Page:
A new report by the U.S. Defense Intelligence Agency (DIA) reveals that Houthi attacks on shipping in the Red Sea and Gulf of Aden have affected at least 29 companies in over 65 countries, significantly increasing costs in various areas.

"As of mid-February, insurance premiums for transiting the Red Sea have climbed to 0.7-1.0% of a ship’s total value, compared to less than 0.1% prior to December 2023," the DIA report states.

The report also highlights that companies continuing to operate in the region face higher expenses due to additional “war risk” insurance and increased crew bonuses.

The DIA assessment found that container shipping through the Red Sea, which typically accounts for up to 15% of global maritime trade, dropped by 90% from December 2023 to mid-February 2024.

Shipping companies avoiding the Red Sea are incurring higher costs, with rerouted trips around Africa adding approximately $1 million to the journey's expenses.

Aid efforts are also being impacted. "As of February, humanitarian relief for Sudan and Yemen is being delayed by weeks and costing aid organizations more due to longer routes around Africa," the report notes.

In total, the DIA documented at least 43 Houthi attacks on international shipping in the Red Sea and Gulf of Aden between November 2023 and March 2024.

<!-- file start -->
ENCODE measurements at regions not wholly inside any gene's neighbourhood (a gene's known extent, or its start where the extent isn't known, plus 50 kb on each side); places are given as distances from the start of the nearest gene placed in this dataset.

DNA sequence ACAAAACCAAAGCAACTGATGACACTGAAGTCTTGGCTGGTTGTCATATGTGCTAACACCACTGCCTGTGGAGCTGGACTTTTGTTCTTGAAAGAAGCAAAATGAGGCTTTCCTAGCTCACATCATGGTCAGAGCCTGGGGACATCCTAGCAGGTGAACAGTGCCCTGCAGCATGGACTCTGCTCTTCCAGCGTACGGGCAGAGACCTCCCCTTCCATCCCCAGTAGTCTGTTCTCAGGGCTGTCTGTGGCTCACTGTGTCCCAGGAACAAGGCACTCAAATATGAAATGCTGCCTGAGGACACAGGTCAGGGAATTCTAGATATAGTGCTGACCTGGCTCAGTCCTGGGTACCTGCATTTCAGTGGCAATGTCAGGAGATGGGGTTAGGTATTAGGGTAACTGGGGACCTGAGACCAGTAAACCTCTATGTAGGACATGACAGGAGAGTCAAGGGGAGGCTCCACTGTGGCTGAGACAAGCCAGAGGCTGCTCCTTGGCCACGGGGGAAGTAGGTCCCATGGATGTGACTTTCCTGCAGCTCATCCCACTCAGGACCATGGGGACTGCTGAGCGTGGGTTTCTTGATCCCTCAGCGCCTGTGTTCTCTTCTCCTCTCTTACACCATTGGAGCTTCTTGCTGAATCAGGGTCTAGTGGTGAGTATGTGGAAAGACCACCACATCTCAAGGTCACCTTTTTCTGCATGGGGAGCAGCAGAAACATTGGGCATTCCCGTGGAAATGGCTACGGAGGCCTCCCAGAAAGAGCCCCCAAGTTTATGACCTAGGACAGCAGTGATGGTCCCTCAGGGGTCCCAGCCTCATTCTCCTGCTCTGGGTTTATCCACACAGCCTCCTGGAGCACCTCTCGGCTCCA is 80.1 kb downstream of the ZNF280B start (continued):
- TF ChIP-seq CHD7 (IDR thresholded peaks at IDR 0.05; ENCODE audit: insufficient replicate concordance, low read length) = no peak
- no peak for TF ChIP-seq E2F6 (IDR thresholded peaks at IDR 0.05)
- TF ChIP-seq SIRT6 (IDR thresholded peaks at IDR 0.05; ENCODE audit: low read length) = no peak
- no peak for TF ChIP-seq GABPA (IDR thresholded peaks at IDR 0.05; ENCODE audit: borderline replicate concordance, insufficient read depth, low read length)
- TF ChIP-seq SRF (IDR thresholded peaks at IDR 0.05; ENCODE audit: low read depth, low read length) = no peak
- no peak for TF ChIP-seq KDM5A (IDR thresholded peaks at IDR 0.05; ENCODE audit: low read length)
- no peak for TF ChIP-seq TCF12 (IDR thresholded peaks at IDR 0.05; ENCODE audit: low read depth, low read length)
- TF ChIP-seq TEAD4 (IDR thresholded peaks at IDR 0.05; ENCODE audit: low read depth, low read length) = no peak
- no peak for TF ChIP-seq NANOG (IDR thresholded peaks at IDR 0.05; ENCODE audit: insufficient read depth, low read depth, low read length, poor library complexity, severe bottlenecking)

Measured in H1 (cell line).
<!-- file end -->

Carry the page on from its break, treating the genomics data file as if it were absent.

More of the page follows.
The Houthis claim their attacks in the Red Sea and Gulf of Aden are acts of solidarity with Palestinians in Gaza amid the ongoing conflict between Israel and Hamas.

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These attacks show no signs of abating. According to U.S. Central Command, which oversees U.S. military operations in the Middle East, Houthi militants have launched at least 10 missiles, two aerial drones, and one surface drone against targets in the Red Sea and Gulf of Aden since June 9.

On Wednesday, a Houthi naval drone struck the M/V Tutor, a Liberian-flagged, Greek-owned vessel that had recently docked in Russia, causing severe flooding and engine room damage, CENTCOM reported.

In December, the U.S. and eight other nations launched Operation Prosperity Guardian to protect ships in the region from Houthi attacks.